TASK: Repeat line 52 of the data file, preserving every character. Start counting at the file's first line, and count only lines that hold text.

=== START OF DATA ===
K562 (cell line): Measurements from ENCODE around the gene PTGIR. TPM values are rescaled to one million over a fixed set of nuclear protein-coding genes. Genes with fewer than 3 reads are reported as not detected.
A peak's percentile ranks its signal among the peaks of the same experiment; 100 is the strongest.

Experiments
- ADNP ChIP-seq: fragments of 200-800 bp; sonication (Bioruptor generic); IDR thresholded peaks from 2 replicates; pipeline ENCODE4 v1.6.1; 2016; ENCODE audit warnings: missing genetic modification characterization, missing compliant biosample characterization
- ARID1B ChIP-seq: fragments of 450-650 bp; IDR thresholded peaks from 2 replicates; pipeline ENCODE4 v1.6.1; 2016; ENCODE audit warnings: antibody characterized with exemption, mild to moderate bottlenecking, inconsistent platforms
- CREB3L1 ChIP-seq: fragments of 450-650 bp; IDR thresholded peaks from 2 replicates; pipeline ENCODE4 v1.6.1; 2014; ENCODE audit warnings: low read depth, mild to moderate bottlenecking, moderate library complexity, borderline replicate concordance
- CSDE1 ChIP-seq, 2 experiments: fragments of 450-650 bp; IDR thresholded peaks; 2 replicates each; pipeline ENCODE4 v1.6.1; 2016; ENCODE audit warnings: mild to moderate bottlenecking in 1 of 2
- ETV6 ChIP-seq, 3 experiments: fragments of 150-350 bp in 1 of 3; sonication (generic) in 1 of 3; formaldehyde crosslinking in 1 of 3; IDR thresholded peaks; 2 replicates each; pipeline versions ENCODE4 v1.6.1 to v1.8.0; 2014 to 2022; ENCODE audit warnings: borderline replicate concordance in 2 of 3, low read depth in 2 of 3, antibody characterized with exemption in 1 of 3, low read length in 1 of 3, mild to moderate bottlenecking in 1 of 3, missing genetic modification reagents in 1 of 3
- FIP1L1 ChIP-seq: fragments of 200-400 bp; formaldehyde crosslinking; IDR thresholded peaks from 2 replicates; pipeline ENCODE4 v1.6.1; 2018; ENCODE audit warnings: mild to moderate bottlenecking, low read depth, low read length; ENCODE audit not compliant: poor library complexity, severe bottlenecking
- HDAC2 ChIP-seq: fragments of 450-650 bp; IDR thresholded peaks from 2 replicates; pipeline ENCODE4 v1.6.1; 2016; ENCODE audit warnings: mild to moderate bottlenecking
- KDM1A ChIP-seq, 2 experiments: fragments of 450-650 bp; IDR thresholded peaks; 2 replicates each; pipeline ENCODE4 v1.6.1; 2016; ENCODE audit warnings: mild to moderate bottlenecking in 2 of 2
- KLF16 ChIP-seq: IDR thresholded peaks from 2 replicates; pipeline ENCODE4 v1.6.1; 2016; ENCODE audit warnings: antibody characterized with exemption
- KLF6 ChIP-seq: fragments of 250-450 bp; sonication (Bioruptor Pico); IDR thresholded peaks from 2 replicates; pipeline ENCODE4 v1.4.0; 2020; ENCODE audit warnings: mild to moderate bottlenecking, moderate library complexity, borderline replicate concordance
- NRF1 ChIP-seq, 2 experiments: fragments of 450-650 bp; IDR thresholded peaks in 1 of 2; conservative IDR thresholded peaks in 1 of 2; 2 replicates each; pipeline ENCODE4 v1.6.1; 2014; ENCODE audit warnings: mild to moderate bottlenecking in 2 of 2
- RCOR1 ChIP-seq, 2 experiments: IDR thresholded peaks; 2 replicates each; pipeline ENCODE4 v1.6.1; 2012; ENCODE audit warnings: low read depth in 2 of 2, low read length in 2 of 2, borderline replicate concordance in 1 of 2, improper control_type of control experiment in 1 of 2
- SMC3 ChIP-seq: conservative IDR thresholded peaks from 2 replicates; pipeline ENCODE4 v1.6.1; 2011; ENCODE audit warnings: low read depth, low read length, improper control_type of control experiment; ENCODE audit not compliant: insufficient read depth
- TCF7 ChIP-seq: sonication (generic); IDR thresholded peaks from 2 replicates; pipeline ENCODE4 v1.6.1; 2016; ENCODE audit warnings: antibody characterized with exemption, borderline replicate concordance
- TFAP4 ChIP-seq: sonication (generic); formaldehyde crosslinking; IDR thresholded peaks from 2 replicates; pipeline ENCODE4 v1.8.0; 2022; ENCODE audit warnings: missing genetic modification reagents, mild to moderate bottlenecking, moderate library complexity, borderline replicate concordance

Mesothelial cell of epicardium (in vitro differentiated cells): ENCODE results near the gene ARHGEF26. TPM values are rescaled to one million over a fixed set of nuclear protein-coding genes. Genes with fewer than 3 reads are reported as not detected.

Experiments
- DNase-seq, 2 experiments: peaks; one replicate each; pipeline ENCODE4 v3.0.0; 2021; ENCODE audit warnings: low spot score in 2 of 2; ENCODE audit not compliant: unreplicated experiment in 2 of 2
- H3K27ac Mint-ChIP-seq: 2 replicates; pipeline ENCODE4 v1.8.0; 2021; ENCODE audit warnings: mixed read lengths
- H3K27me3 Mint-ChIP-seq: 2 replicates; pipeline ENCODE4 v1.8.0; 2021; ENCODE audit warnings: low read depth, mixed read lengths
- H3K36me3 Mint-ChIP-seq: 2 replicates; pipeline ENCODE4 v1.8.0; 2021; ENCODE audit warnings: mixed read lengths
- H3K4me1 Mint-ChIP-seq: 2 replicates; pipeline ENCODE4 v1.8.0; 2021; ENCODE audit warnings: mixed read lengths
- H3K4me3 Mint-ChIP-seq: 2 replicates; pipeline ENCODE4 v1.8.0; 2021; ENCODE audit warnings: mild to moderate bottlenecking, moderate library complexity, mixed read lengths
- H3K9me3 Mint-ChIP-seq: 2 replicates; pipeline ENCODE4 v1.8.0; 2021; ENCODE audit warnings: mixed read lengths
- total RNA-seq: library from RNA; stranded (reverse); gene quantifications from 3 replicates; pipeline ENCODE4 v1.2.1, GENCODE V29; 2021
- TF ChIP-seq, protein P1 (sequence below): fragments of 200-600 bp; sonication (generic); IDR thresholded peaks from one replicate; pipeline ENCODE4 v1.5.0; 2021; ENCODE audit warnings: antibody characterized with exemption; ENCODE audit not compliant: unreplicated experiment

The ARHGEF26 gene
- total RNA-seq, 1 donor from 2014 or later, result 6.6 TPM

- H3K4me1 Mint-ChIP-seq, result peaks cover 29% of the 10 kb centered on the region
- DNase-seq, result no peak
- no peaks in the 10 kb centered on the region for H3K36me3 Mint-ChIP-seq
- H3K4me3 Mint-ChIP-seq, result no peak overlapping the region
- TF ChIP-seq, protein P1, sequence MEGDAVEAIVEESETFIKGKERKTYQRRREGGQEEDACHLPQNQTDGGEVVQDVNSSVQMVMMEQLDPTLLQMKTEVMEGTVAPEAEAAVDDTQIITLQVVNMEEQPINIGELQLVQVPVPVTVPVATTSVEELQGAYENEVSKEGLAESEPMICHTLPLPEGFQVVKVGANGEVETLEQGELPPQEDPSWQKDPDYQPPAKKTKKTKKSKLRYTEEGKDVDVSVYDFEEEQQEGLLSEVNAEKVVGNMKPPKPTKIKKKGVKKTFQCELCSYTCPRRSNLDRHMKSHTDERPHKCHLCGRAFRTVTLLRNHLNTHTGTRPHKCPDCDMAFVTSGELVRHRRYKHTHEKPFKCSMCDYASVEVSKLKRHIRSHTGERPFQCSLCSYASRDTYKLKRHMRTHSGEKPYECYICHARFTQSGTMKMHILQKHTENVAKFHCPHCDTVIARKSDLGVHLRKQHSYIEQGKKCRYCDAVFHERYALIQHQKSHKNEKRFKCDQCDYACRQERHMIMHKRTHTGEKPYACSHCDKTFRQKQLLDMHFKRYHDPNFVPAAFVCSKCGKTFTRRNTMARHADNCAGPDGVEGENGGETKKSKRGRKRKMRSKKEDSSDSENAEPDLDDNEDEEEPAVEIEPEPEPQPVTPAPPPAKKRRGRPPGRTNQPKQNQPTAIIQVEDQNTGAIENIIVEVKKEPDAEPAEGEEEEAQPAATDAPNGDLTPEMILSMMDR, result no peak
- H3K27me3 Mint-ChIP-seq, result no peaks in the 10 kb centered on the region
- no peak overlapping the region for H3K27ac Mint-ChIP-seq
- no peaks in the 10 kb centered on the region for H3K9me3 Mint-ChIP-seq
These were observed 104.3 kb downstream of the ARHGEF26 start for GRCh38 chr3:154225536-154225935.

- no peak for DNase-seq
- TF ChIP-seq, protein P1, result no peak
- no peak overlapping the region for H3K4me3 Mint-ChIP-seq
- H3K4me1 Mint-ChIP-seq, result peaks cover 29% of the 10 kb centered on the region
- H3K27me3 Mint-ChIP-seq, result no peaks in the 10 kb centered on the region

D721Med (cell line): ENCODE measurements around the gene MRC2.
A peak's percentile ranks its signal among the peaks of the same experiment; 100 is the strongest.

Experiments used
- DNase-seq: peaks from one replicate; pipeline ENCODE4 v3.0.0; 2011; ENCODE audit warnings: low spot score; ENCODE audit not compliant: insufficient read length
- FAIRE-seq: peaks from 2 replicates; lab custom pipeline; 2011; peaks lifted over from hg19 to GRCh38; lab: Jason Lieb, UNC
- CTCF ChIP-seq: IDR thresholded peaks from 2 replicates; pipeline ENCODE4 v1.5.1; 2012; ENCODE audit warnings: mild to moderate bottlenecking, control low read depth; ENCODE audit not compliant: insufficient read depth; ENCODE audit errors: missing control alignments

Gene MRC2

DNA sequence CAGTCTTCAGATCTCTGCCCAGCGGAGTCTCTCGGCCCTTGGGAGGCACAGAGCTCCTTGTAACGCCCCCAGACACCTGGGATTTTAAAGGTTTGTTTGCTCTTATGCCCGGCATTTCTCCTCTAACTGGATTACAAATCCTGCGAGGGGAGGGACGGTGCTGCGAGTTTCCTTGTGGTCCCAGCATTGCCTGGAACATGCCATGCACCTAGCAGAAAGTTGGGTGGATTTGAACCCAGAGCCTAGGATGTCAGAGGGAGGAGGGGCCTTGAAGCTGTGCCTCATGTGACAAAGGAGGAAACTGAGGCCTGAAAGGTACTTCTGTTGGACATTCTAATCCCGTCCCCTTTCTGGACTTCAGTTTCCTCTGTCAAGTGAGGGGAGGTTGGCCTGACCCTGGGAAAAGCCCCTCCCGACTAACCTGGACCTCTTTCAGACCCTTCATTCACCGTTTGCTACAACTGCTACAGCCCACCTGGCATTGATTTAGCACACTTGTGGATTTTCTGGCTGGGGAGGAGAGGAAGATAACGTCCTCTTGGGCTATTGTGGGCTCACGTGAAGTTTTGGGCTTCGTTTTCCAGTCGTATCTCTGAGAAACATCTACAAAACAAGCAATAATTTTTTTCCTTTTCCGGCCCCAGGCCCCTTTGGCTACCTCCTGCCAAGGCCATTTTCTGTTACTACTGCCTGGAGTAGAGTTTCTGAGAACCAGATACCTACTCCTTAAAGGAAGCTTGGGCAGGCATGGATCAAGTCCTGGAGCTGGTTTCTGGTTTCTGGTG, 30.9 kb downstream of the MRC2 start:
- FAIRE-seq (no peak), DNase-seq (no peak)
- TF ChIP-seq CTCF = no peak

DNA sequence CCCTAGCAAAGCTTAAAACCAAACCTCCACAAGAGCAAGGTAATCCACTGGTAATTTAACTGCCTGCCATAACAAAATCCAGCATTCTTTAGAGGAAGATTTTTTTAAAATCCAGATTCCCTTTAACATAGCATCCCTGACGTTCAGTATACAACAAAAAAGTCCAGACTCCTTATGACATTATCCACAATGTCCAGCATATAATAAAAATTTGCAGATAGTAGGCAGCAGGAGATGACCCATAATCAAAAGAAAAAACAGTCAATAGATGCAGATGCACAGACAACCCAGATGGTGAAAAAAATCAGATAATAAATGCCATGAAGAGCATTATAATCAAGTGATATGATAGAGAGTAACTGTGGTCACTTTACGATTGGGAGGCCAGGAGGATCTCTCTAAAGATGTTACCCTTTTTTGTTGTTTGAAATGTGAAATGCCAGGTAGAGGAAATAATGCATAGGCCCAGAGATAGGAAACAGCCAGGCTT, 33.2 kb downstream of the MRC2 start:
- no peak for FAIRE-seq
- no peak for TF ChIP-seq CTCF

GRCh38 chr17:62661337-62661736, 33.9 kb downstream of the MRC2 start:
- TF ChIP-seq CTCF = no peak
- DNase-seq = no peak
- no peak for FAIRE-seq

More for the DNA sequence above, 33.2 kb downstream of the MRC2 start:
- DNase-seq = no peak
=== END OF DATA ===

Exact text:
Gene MRC2